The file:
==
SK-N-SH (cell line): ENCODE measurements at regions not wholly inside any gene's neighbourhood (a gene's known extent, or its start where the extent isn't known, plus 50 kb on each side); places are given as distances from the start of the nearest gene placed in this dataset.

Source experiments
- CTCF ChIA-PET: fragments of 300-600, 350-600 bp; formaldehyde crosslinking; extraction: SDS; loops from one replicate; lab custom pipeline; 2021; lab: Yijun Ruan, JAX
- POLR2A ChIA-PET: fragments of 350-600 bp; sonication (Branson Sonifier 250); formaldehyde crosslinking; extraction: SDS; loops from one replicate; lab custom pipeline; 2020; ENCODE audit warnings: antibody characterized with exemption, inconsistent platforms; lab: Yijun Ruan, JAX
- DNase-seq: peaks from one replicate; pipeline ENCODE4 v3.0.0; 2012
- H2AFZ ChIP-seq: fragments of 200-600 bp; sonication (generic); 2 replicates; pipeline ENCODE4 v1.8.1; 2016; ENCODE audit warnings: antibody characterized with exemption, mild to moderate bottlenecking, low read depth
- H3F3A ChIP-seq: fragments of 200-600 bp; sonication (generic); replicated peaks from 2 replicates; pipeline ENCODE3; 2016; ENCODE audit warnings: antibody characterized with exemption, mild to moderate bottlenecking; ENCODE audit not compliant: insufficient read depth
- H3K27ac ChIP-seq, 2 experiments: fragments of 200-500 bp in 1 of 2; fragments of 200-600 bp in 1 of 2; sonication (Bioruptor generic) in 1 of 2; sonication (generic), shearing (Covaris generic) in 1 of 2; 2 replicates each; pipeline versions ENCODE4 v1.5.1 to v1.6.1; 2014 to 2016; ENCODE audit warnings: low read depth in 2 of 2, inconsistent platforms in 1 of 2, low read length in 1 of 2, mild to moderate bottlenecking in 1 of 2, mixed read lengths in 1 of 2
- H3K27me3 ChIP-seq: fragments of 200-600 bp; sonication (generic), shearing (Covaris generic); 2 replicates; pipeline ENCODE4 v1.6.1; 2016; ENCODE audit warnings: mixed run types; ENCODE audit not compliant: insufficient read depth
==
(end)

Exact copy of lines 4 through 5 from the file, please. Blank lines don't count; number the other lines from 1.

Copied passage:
- POLR2A ChIA-PET: fragments of 350-600 bp; sonication (Branson Sonifier 250); formaldehyde crosslinking; extraction: SDS; loops from one replicate; lab custom pipeline; 2020; ENCODE audit warnings: antibody characterized with exemption, inconsistent platforms; lab: Yijun Ruan, JAX
- DNase-seq: peaks from one replicate; pipeline ENCODE4 v3.0.0; 2012